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here are, ideally, stopped before they arrive, but if they are in the country they should be quickly, safely and securely removed. I bend over backwards to help people to go home voluntarily, which is why we have put in place schemes such as the assisted voluntary return scheme. It is not popular with tabloid newspapers; it is not popular with the Daily Mail or the Daily Express, which attacked it remorselessly yesterday, but we put it in place because it is the right thing to do and a sensitive way of helping families that should not be here to go home.

However, despite that help and support, people sometimes do not want to go home voluntarily. Families and individuals arrive in that position when a decision has been taken on their case and in cases involving claims for asylum. Consideration has been given to the Government’s obligations under the 1951 convention on the status of refugees and the European convention on human rights, which the Human Rights Act 1998 incorporated into British law, involving not only article 3, but article 8, which covers the right to family life. When unsuccessful applicants are notified of a decision, they are, rightly, given the right to an independent appeal. That allows independent immigration judges to review the evidence to ensure that civil servants in the IND have not made wrong or misguided decisions, but have taken the full facts into account and applied the law correctly. The protection system is comprehensive, and that was the system that was put into action in this case.

Because of the comments that have been made, I want to say a little about this case. The family entered the UK as visitors on 27 September 2003, and although they entered as visitors, they claimed asylum three days later. After consideration of their application, it was refused, and the family, as was their right—it is a right that we defend—sought an appeal. The adjudicator heard evidence at great length. Having read the judgment in full, I believe that a carefully reasoned determination was given, and it was by no means unsympathetic, but none the less the appeal was dismissed. Substantial evidence was submitted to the tribunal, but it concluded that it did not in any way undermine the conclusions of the adjudicator and the appeal against the decision of the adjudicator was refused.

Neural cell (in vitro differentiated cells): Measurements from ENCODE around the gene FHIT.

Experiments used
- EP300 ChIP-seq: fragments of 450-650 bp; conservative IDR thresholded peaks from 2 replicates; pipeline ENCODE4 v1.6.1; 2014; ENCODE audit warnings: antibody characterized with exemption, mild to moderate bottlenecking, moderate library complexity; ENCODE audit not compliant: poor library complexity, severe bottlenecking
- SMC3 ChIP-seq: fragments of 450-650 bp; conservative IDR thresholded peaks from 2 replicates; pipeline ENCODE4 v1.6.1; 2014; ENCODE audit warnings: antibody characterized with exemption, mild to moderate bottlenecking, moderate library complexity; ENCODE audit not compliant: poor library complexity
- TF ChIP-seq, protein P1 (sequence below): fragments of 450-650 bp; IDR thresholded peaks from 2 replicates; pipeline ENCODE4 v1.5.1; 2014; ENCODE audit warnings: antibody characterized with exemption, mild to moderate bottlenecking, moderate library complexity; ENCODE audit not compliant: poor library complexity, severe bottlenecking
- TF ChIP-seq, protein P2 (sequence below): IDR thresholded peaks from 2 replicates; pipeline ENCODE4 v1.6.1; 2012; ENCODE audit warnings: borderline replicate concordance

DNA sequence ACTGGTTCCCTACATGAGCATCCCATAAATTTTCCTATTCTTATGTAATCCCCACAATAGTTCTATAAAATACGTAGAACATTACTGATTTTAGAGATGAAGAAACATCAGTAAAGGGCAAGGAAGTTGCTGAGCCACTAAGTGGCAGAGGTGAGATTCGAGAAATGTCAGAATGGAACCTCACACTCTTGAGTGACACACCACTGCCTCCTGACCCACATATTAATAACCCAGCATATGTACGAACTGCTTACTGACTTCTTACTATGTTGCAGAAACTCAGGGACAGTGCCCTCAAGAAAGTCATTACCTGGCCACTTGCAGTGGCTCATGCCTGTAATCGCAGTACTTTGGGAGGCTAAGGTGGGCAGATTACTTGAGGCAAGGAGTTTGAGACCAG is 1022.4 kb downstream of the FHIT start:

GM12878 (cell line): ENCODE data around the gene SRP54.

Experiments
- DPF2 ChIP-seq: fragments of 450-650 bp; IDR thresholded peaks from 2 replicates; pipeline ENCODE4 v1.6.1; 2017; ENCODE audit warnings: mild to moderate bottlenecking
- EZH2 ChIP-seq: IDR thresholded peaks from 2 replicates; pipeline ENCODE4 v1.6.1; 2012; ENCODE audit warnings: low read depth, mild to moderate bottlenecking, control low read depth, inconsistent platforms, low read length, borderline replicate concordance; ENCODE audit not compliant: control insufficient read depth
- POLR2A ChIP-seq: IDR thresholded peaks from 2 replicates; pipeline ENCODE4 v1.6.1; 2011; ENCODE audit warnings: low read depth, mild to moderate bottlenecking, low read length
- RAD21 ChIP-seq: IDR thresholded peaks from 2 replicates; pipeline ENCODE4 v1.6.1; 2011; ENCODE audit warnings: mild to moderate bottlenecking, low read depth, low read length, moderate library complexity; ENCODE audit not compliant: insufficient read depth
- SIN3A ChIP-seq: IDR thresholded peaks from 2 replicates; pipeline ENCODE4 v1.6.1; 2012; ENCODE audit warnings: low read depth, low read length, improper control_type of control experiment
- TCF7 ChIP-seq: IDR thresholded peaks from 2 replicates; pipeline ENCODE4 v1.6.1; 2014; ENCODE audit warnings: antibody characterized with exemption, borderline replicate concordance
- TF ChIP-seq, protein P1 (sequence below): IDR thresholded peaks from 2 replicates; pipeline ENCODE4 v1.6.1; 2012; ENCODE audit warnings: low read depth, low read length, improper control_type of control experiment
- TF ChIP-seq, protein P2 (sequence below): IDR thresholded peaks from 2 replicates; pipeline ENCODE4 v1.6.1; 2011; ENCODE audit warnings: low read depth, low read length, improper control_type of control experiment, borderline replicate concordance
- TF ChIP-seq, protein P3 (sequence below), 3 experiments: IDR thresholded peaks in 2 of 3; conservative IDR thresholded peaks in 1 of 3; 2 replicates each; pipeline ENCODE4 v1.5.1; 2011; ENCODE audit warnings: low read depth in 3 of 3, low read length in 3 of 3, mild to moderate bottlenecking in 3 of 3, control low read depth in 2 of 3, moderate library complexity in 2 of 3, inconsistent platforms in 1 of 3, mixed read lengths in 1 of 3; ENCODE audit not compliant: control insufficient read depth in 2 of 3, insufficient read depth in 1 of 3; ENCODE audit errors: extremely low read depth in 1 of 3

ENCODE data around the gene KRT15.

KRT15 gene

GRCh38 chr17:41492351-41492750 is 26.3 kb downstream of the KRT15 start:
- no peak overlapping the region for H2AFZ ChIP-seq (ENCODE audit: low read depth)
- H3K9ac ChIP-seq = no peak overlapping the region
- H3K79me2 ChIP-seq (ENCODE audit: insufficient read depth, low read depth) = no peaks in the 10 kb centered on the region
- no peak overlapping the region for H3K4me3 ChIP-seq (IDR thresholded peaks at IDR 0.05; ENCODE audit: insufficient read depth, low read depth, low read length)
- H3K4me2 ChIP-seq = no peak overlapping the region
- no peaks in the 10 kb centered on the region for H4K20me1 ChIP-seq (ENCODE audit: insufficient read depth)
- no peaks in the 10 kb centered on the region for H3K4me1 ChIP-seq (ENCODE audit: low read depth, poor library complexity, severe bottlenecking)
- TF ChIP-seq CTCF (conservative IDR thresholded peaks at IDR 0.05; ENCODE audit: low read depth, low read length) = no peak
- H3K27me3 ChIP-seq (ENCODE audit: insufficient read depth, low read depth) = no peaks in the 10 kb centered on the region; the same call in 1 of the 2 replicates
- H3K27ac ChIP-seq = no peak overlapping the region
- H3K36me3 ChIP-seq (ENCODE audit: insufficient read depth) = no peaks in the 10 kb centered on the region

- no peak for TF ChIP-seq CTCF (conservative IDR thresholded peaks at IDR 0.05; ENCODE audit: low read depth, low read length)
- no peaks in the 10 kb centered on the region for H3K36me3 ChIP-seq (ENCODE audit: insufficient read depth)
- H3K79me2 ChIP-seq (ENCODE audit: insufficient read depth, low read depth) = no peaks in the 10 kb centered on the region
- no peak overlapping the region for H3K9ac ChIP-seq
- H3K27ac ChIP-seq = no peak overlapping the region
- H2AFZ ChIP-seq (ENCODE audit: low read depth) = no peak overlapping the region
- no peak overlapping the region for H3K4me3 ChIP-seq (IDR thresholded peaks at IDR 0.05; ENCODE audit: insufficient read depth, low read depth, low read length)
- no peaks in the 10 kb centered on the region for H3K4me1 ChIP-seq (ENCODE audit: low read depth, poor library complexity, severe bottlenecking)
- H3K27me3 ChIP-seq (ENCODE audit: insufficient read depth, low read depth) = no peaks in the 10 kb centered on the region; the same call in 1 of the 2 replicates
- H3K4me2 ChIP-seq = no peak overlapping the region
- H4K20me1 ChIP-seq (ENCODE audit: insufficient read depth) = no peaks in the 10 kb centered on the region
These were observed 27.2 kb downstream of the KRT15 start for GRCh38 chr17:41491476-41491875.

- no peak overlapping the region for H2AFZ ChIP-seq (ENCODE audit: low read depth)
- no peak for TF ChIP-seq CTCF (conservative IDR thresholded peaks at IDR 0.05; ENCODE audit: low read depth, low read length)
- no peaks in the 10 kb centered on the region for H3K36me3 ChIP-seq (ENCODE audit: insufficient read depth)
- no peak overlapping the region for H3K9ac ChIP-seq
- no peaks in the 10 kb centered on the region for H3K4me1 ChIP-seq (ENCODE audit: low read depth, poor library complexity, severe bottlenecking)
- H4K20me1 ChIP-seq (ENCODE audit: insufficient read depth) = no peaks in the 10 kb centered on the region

That meant that by 15 October 2004, the family had exhausted all appeal rights and were subject to removal. They were detained prior to removal on 15 March. When IND officers attempted to effect the removal, the family initially refused to leave the detention centre, and I am informed that they became abusive. As a result, the removal had to be deferred, and the family was given temporary release while my hon. Friend’s representations were considered. As he is aware, removal was deferred by my predecessors, so I subsequently had the opportunity carefully to consider his many representations. However, it is sometimes difficult for an elected politician to overturn the decision of an independent immigration judge, and that was even harder when no substantial new evidence was presented, despite my pleas for such evidence.